Speaker 6: (22:07)
Jen Psaki: (22:07)
Speaker 6: (22:09)
I have a quick question here about falling the recent Palestinian terror attacks from the Temple Mount and previous week of attacks that have killed many Israelis and wounded more, is the Biden administration reconsidering its support of the Palestinian authorities’ two state solution dividing Israel, were stopping the welfare payments sent to the Palestinian authority who used the money for their paid a slave reward system? And have I hae a follow up question.
Jen Psaki: (22:35)
Okay. Well, I would just note that I spoke to this last week on Wednesday, where I noted that the United States is deeply concerned by the recent violence in Jerusalem and the Temple Mount and across the West Bank. And we also strongly condemn the recent rocket attack on Israel. You may or may not have seen also that the President conducted a call with Prime Minister Bennett on Sunday morning. He accepted an invitation by Prime Minister Bennett to visit Israel in the coming months, no specific date yet. He took note of the ongoing efforts between Israeli and Palestinian officials to lower tensions and ensure a peaceful conclusion to the holy season of Ramadan. And he also affirmed our unwavering support for Israel and its defense needs, and welcomed the historic $1 billion allocation to replenish Israel’s Iron Dome system.
Speaker 6: (23:23)
Okay. The follow-up is in view of continued Palestinian violence against innocent civilians, is the Biden administration willing to stop payments to the anti-Semitic UN agency UNRWA, and support restoring the Jewish cemetery in Vilnius, Lithuania to its former glory?
Jen Psaki: (23:36)
Again, I don’t have any changes to announce to our policy. I spoke to our condemnation of the violence just now and and last week as well, and noted also our call to the prime minister. Go ahead.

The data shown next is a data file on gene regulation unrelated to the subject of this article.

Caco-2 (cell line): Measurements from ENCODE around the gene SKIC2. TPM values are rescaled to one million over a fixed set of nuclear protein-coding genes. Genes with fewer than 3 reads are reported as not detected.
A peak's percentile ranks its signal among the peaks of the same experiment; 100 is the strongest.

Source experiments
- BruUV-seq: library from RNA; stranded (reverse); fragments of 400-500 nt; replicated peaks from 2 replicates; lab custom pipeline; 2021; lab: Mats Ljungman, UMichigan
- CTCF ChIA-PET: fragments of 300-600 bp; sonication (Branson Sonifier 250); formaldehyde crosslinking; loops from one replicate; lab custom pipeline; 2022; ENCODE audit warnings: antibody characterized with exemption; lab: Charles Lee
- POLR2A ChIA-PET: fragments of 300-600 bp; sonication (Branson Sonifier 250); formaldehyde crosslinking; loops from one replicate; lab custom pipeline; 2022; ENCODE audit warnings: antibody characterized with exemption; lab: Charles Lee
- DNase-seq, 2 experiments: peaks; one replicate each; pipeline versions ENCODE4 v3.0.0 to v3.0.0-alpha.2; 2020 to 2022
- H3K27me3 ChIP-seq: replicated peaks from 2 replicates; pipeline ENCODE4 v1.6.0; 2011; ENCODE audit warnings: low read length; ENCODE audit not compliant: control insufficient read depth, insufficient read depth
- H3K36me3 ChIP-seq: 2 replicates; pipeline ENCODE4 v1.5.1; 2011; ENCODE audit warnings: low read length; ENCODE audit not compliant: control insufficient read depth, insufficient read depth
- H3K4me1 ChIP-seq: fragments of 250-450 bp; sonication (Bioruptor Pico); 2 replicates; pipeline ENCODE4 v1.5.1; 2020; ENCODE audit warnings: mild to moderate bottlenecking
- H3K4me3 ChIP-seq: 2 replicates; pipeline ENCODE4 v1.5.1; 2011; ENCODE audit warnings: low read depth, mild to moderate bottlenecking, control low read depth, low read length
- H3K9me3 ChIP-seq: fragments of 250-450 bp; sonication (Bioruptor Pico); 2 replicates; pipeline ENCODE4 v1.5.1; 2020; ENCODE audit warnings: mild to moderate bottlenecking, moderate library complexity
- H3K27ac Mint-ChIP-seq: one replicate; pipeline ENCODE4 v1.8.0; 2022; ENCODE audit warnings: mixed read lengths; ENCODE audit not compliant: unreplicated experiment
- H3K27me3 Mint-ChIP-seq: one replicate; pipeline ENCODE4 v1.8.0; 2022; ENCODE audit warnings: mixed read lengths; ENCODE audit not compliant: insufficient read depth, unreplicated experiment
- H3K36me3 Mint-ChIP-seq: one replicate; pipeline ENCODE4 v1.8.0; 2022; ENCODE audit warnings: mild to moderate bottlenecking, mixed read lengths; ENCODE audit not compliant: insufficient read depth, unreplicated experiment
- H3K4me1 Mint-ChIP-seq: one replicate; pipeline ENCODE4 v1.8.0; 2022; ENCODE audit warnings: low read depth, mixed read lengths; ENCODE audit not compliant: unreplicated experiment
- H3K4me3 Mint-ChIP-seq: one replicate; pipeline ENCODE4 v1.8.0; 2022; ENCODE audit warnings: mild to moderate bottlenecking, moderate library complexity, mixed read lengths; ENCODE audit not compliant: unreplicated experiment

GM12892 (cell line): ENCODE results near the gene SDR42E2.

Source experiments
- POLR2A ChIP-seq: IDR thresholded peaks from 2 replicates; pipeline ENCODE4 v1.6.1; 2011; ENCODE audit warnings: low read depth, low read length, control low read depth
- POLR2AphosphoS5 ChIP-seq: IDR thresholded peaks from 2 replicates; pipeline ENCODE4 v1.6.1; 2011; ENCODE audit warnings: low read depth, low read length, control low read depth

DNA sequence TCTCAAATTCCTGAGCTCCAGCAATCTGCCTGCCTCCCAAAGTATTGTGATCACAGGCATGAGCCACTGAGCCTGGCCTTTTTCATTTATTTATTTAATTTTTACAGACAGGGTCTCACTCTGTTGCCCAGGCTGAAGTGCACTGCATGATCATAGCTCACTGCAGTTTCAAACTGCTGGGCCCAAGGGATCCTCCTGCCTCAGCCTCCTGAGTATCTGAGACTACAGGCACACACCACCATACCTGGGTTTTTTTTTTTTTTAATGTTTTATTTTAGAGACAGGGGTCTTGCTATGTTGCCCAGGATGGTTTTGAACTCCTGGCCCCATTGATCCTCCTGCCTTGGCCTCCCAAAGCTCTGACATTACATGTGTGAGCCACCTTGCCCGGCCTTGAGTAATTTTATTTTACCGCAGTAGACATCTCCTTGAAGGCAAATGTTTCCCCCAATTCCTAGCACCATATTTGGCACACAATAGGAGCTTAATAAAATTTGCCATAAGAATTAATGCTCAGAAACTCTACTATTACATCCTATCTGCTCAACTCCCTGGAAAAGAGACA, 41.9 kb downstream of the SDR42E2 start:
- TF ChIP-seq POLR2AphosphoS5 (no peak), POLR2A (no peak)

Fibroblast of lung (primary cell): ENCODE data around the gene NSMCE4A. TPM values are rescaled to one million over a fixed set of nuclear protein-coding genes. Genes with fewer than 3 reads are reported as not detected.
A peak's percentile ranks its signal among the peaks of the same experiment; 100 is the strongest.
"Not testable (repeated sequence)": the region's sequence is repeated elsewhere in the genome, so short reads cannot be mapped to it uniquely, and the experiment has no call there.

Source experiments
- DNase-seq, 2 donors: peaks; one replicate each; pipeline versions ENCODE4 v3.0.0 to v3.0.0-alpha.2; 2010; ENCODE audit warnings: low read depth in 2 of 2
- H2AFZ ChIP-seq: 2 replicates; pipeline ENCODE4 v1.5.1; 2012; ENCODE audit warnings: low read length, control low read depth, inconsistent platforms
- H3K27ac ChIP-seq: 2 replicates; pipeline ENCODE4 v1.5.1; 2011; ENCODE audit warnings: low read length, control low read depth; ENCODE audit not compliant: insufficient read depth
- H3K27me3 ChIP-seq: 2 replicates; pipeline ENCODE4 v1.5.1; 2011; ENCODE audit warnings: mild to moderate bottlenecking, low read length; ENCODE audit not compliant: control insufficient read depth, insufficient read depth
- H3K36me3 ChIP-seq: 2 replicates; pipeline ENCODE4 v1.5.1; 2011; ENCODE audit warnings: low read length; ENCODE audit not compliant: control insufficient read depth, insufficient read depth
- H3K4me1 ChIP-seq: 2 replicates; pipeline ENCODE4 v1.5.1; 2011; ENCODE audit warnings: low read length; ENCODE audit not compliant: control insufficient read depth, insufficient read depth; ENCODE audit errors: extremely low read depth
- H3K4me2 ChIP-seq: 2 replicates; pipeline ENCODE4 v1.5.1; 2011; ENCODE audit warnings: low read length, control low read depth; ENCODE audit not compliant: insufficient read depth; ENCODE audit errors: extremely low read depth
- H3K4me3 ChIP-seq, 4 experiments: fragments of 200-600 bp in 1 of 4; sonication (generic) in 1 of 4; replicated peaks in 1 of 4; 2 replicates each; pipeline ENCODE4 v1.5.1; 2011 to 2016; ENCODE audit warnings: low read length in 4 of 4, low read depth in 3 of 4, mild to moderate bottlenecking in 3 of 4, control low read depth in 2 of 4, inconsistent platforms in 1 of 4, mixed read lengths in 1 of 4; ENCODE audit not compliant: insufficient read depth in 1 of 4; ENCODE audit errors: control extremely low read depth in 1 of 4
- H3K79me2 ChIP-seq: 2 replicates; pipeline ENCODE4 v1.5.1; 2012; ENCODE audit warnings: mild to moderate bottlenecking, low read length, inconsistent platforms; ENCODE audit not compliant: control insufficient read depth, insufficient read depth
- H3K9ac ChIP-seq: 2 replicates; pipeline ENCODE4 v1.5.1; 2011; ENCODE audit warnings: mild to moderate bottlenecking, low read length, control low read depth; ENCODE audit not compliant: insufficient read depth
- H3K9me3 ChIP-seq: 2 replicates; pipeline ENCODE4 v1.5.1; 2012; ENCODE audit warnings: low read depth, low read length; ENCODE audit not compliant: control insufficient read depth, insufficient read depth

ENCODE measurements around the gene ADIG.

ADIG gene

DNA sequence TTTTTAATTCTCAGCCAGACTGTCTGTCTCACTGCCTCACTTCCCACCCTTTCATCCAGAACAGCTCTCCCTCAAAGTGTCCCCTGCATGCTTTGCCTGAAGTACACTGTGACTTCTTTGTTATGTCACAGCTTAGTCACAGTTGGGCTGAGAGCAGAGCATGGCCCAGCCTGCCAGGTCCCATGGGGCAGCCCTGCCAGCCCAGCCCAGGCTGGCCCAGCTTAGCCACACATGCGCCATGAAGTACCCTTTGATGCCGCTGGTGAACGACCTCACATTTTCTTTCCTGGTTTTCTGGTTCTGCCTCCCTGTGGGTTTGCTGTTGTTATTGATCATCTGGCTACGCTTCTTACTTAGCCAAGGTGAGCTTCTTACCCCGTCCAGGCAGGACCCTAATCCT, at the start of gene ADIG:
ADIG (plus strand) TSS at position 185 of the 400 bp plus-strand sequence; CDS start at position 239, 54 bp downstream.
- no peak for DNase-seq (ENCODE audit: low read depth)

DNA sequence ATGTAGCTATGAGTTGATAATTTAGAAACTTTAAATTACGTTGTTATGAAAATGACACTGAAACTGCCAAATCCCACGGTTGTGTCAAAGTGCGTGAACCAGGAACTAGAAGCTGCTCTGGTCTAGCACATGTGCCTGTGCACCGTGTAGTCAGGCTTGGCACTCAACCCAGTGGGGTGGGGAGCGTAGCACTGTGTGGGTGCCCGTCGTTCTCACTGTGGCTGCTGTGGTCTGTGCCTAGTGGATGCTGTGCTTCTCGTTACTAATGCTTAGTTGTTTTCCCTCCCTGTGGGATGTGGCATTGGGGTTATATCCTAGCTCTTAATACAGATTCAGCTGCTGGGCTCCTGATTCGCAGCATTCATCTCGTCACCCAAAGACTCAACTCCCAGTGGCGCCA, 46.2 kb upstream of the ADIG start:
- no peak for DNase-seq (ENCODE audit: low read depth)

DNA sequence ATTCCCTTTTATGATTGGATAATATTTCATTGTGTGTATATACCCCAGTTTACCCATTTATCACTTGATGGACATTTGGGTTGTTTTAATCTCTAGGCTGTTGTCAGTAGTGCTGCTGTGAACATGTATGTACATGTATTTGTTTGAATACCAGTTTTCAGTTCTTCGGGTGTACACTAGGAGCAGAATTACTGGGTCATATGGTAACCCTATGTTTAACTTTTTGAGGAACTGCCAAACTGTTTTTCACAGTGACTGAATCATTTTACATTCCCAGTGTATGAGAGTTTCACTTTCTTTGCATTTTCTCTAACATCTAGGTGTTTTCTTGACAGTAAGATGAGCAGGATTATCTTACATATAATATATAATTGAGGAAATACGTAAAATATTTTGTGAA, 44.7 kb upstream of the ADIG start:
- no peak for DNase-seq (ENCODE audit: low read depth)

Speaker 7: (23:47)
I wanted clarification on the aid that the US has already allocated to Ukraine.
Jen Psaki: (23:52)
Speaker 7: (23:52)
The President said last week, that he had almost exhausted his draw down ability. So how much after that announcement of the $800 million on Thursday, does the US have left to provide-
Speaker 7: (24:03)
… of the 800 million on Thursday does the US have left to provide Ukraine?
Jen Psaki: (24:04)
I’m sure I can get you this specific exact number. It was almost about 3.5 billion total of draw down authority, I believe. I will double check that number for you. So what he was referring to is because of how quickly we’ve been moving the military assistance to the Ukrainians on the ground, we anticipated being almost at a near end of that draw down authority. So that’s why he’s going to put forward a new package this week.
Speaker 7: (24:30)
And on student debt cancellation, yesterday Senator Elizabeth Warren said that the White House has essentially already canceled some student debt by waving interest on that student debt and it could use that same exact authority to cancel student debt permanently. Does the White House agree with that view? And this is about the authority, not whether you will, but that you can derive the authority in the same exact way.
Jen Psaki: (24:52)
I don’t have anything to preview for you in terms of any authority or how it would work. What I would tell you is that not a single person in this country has paid a dime on federal student loans since the president took office. And what we have said is that he would make a decision about any cancellation of student debt before the conclusion of that pause on student loans. But I don’t have anything to preview for you at this point in time.
Speaker 7: (25:15)
[inaudible 00:25:15] on that, she said that it was an issue of racial equity. Does the White House view this as a racial equity issue?
Jen Psaki: (25:22)
Well again, I think the president views student loan relief, debt relief as something that impacts … yes, it is a racial equity issue, but it is also an issue that impacts many individuals, young people, middle aged people of all races. It is something that has been a vital priority to the president, which again is why not a single person has paid a penny, a dime, a dime or a penny in student loans since he took office. Go ahead, JJ. I don’t want to forget. Go ahead.
Oh, thanks. Two questions on the supplemental funding.
Jen Psaki: (25:54)
And then one on Cedric Richmond.
Jen Psaki: (25:55)
On the supplemental, has the administration decided to definitely combine the COVID funding with the aid for Ukraine?
Jen Psaki: (26:03)
We don’t have the mechanism yet. These are conversations that we’ll have with Congress. Obviously prior to the recess there was the proposal that did combine, but don’t have a sense yet.
And then is the White House considering extending the title 42 immigration restrictions as part of a deal with Congress? Are you considering that?